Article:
Success in Sight in BSE Battle10 February 2012
ANALYSIS - Incidence of Bovine Spongiform Encephalopathy (BSE), the plague of the beef and meat sector throughout the 1990s and the early 2000s, has reached an all-time low, writes TheMeatSite Editor in Chief Chris Harris.
According to EFSA, the disease that saw more than 185,000 cases confirmed in the European Union dwindled to just 44 cases in 2010.
Research suggests that the source of this disease was cattle feed prepared from BSE-infected animal tissues, such as brain and spinal cord.
The infectious agent - a prion - which causes BSE in cattle can be transmitted to humans through consumption of contaminated meat causing variant Creuzfeldt-Jakob disease (vCJD). BSE and vCJD belong to a group of diseases called Transmissible Spongiform Encephalopathies (TSEs).
At the height of the crisis, consumer confidence in the food chain was at an all-time low and in response, the European Union implemented a new, comprehensive regulatory measures to improve EU food safety, ensure consumer protection and restore and maintain confidence in the EU food supply. The new EU food law created a functional separation between risk assessment and risk management.
The measures not only saw the cases of BSE in cattle drop significantly, but also the numbers of cases of Variant CJD, which at the time had some scaremongering researchers forecasting epidemic proportions for the disease.
In the UK, which the official records show was hit hardest by both BSE and CJD, the cases of vCJD between 1996 and 2002 stood at 120 with 28 deaths. Now there is just one case being reported a year.
The report from EFSA also shows that only two per cent of EU consumers associate BSE as a possible risk in eating beef.
The EU rules for the prevention, control and eradication of BSE, include an EU-wide total ban on the feeding of animal proteins to farmed animals, the removal of potentially BSE-contaminated animal tissues from the food chain and a comprehensive disease monitoring system. However, there are pressures within the EU to have the ban lifted on feeding animal protein to non-ruminants - poultry, fish and pigs.
These recent moves have caused some concern and protest within the farming industry for fear that unscrupulous livestock producers could once again let feed with animal protein in it be fed to cattle and sheep.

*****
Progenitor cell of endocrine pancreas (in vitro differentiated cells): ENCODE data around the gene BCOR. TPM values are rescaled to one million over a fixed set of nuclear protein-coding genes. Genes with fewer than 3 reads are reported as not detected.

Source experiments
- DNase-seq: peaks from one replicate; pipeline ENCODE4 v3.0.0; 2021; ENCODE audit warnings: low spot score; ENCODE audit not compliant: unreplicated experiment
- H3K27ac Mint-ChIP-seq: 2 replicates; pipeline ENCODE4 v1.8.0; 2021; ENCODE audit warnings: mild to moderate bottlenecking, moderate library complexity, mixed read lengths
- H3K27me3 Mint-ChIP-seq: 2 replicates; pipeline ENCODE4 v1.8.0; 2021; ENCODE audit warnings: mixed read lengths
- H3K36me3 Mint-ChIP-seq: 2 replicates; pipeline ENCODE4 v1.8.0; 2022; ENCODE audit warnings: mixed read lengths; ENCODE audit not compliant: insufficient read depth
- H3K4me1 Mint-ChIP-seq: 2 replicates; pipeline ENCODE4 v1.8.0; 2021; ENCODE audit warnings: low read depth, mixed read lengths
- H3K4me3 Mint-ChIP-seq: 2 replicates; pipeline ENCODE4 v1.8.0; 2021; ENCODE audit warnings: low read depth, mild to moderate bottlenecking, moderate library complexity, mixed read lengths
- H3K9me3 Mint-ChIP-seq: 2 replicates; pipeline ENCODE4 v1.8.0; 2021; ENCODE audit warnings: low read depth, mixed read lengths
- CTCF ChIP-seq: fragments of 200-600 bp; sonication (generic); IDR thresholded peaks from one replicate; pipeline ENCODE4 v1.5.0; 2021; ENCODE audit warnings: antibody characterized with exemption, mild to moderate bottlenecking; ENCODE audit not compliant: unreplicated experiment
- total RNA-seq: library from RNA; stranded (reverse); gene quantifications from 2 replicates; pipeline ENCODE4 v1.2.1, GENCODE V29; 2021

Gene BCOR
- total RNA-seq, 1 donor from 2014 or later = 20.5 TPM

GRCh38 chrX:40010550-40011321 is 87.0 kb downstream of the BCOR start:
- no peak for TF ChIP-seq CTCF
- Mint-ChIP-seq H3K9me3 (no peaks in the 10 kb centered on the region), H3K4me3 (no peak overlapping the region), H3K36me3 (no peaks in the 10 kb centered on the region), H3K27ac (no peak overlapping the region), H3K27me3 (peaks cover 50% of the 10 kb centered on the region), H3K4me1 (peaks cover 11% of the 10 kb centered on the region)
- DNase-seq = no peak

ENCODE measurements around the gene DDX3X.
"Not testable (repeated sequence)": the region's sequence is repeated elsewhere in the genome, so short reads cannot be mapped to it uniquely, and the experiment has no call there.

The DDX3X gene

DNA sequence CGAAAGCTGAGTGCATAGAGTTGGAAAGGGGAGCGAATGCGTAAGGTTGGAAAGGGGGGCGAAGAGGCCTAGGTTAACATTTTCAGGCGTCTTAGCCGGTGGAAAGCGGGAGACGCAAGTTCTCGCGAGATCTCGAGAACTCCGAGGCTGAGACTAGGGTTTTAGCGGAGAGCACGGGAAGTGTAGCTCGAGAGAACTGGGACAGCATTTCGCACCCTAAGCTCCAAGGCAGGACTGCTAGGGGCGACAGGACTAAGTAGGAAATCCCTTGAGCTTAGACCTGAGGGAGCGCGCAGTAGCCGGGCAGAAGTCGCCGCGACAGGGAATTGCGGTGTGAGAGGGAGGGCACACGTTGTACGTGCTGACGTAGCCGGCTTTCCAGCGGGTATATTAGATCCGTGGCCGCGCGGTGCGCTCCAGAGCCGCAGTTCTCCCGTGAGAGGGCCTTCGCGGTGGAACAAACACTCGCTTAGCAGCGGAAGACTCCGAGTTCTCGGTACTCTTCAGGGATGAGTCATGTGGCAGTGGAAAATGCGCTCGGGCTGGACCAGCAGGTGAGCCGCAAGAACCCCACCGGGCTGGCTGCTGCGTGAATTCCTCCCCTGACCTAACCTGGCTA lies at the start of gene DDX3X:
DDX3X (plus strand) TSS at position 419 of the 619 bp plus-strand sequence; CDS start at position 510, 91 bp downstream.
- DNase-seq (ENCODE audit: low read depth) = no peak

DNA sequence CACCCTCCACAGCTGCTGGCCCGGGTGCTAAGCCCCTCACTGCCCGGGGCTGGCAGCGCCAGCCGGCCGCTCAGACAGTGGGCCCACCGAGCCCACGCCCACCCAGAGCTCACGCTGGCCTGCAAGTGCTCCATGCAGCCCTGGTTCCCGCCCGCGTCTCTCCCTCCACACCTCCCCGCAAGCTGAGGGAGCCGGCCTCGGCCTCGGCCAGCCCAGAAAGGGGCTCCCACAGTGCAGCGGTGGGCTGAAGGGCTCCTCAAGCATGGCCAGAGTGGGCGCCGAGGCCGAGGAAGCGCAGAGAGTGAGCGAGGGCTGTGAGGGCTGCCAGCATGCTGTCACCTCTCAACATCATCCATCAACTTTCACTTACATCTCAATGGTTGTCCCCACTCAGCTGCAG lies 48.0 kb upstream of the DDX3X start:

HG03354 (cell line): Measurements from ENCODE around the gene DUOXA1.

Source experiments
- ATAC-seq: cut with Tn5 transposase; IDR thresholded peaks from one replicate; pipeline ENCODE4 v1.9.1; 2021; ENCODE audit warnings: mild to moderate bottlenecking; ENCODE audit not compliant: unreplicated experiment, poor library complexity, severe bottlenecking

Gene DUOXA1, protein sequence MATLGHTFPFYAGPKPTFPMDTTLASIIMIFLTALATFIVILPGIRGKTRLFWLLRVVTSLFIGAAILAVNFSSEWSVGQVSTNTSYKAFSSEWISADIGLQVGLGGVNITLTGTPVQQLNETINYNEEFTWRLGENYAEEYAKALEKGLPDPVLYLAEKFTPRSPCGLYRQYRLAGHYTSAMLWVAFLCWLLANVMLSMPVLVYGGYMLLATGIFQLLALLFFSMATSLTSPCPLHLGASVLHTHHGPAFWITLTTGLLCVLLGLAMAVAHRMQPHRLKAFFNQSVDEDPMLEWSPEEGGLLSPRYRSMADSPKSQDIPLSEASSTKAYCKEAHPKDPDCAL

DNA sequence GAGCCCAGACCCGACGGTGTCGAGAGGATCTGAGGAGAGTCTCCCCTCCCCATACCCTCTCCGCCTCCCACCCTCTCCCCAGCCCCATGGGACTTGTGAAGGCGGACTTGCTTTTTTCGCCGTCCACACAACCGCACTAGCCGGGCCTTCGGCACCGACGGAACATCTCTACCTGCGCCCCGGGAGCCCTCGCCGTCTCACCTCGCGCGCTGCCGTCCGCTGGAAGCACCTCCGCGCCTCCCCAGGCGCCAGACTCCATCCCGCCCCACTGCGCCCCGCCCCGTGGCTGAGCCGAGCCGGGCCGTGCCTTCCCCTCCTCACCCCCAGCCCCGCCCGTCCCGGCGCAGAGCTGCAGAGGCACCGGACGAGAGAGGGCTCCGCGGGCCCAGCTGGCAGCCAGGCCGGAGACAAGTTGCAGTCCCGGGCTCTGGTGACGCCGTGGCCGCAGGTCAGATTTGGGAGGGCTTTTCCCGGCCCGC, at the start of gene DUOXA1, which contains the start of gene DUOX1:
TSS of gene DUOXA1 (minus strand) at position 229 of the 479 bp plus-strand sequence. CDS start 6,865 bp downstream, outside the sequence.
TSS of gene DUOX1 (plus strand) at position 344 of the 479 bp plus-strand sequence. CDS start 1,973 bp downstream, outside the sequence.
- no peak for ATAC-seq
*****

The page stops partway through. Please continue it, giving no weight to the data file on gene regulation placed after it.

The European Union is monitoring the risk and cases of BSE and vCJD continually and reassessing the regulations as the risk decreases.
EFSA said that in the light of the reduction of BSE risk, EU measures are being reviewed and the European Commission has adopted a strategic document - the TSE Roadmap II - which outlines possible future changes in the short, medium and long term until the year 2015.
The basis of the roadmap and the most important measures adopted by the European Commission to eradicate BSE and prevent infection in the human population include the removal of Specified Risk Material from the carcase after slaughter and during processing, the ban on meat and bonemeal or processed animal protein in ruminant feed, and culling of animals and their cohorts that are found to have the disease.
The roadmap also concludes that "any amendment will have to be supported by solid scientific advice" and that in setting a future strategy "it is also important not to lose sight of other threats to animal and public health which have emerged in recent years, such as Salmonella and antimicrobial resistance".
For the food safety authorities the reduction in the cases of BSE has been a success story, but it is one that was not without its critics and resistance. The main success for the authorities has not just been the reduction in the number of cases of BSE, but the ability to convince the industry from farm to retail for action and to mobilise it.